In this latest salvo in Fox’s monthslong campaign to undermine the Mueller probe by any means necessary, the network is picking up on a theory that ping-ponged through the right-wing media over the last week.

    National Review’s Andrew McCarthy and The Washington Examiner’s Byron York were the first main proponents of the notion that the Sullivan order represents a “curious” or “unusual” turn in the Flynn case. The Federalist’s Margot Cleveland added a new twist over the weekend, arguing that a revised version of the order Sullivan issued Friday suggested that Flynn was about to withdraw his guilty plea. All three pieces have been widely aggregated by other right-wing outlets, far-right trolls, and fake news websites who are all rushing to declare the Flynn guilty plea is in jeopardy.

    Notably, McCarthy and York placed the same sizable caveat in their pieces: In McCarthy’s words, “It could be that this is just Judge Sullivan’s standard order on exculpatory information, filed in every case over which he presides.” But oddly, while such caveats implicitly acknowledge that the story would be much less interesting if Sullivan is among the federal judges who issue standing Brady orders for every one of the criminal cases on their dockets, neither writer seems to have actually bothered to check if that is actually his practice.

    I checked, and it is. As he explained in a 2016 law review article calling for the amendment of the rules of federal criminal procedure to incorporate such disclosures, “I now issue a standing Brady Order in each criminal case on my docket, which I update as the law in the area progresses.” Thus, Sullivan’s action was not “unusual” or “curious,” but simply what he does in every single criminal case he oversees.

    Napolitano and his ilk seem to have picked up the story York and McCarthy put forth, but stripped off their caveat and instead asserted as fact that Sullivan’s action must be because he suspects some sort of malfeasance from Mueller, or even because, as Napolitano suggested, Flynn was not guilty to begin with.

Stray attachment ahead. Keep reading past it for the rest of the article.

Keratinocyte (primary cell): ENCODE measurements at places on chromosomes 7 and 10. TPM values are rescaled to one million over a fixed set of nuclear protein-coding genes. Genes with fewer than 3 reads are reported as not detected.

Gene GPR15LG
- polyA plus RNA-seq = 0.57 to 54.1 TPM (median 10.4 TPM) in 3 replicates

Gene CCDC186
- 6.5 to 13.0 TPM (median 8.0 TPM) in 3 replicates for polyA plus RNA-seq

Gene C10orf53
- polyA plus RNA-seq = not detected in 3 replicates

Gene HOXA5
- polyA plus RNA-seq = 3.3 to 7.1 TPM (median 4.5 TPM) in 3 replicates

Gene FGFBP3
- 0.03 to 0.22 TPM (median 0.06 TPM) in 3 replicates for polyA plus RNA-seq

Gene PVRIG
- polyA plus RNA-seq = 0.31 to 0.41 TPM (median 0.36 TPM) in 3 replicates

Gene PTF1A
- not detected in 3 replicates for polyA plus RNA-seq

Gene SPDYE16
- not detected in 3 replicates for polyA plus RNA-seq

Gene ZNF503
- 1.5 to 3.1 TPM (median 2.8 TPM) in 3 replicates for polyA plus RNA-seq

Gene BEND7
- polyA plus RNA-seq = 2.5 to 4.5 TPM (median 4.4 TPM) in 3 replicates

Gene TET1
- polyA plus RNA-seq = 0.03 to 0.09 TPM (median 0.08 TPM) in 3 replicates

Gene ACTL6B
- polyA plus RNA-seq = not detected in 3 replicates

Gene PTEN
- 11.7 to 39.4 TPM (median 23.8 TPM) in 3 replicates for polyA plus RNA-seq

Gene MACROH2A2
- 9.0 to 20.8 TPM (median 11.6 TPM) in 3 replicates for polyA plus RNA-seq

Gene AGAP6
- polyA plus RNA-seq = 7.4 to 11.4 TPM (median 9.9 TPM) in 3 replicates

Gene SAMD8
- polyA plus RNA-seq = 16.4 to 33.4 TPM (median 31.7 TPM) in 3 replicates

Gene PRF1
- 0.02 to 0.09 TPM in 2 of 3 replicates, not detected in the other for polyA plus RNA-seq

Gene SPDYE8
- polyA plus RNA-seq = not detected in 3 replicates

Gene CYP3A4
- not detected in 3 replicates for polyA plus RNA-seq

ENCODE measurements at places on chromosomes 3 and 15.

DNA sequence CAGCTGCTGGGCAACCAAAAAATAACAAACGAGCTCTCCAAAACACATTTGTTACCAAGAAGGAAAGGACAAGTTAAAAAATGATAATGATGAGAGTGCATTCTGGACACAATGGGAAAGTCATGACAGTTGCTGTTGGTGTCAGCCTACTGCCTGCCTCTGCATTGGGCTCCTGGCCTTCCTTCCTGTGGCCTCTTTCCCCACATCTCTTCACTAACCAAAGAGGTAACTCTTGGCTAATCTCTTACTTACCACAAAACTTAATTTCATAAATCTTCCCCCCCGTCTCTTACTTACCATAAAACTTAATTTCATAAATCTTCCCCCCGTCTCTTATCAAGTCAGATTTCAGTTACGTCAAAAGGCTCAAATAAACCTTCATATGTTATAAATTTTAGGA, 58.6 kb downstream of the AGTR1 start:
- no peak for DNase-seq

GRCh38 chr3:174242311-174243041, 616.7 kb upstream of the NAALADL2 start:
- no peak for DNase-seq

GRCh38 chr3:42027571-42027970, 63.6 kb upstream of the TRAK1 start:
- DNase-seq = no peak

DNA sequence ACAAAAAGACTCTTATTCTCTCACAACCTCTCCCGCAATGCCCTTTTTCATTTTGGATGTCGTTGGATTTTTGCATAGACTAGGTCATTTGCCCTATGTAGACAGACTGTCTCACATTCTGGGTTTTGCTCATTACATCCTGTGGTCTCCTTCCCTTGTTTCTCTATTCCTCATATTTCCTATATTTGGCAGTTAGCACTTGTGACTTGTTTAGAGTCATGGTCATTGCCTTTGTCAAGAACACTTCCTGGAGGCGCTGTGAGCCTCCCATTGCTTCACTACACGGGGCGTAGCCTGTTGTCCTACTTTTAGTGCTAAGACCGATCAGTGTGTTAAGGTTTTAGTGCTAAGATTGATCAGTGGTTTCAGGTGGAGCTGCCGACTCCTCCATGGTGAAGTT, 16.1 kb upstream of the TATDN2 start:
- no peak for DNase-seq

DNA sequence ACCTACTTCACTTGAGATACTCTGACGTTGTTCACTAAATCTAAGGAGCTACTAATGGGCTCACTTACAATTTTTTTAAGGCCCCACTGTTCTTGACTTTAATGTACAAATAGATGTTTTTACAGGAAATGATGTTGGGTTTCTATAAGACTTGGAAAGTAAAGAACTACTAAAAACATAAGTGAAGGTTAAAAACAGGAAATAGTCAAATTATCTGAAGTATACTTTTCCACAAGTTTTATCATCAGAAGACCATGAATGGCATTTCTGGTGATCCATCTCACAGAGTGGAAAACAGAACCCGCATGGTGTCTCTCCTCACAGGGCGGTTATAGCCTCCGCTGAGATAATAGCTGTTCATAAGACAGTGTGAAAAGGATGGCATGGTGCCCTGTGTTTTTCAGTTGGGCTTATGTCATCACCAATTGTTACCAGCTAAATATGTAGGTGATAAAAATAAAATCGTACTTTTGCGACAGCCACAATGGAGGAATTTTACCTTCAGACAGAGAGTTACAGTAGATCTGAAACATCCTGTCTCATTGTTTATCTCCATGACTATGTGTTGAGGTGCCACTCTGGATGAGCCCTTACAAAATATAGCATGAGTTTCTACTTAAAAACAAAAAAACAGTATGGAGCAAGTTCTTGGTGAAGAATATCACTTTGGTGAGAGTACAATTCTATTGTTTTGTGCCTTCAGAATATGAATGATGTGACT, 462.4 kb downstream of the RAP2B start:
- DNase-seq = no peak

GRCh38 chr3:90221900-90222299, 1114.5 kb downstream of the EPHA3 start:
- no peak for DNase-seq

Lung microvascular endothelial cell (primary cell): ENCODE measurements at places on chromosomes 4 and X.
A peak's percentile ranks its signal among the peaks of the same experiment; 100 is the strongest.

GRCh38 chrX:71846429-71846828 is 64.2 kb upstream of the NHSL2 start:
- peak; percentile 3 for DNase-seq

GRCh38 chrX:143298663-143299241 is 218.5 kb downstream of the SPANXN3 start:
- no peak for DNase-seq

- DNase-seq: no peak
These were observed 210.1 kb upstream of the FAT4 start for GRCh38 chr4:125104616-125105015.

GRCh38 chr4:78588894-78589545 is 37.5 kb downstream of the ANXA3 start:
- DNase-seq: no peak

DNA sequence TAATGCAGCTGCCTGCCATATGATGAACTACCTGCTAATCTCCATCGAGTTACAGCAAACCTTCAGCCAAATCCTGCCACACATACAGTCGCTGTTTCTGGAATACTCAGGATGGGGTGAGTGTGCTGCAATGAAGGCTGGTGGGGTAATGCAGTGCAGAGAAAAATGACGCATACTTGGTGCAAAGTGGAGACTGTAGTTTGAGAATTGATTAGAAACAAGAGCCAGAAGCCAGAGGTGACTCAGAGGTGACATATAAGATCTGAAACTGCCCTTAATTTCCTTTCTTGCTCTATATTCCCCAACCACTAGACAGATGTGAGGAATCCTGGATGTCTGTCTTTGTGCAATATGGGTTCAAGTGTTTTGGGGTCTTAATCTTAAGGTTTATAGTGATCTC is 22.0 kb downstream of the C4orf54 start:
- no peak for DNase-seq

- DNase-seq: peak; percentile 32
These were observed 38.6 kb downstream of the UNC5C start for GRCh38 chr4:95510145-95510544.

The Federalist’s Cleveland makes a slightly different argument. On Friday, after the publication of York’s and McCarthy’s pieces, Sullivan issued a second, slightly different order. Cleveland focuses on this second order, which she writes “added one sentence specifying that the government’s obligation to produce evidence material either to the defendant’s guilt or punishment ‘includes producing, during plea negotiations, any exculpatory evidence in the government’s possession.’” According to Cleveland, this is a big deal “because it indicates that, if the government did not provide Flynn material evidence during plea negotiations, Flynn has grounds to withdraw his plea.”

    Cleveland concludes that this second order reveals that “a motion by Michael Flynn to withdraw his guilty plea based on government misconduct is likely in the works,” even though Cleveland acknowledged that even in that scenario, “the Supreme Court has never addressed the question of whether a defendant may withdraw a guilty plea if the prosecution withholds exculpatory evidence during plea negotiations.”

    It’s theoretically possible Sullivan really has come to suspect some sort of improper behavior by the Mueller team. But the docket in the case provides a far simpler, more banal explanation for what is happening.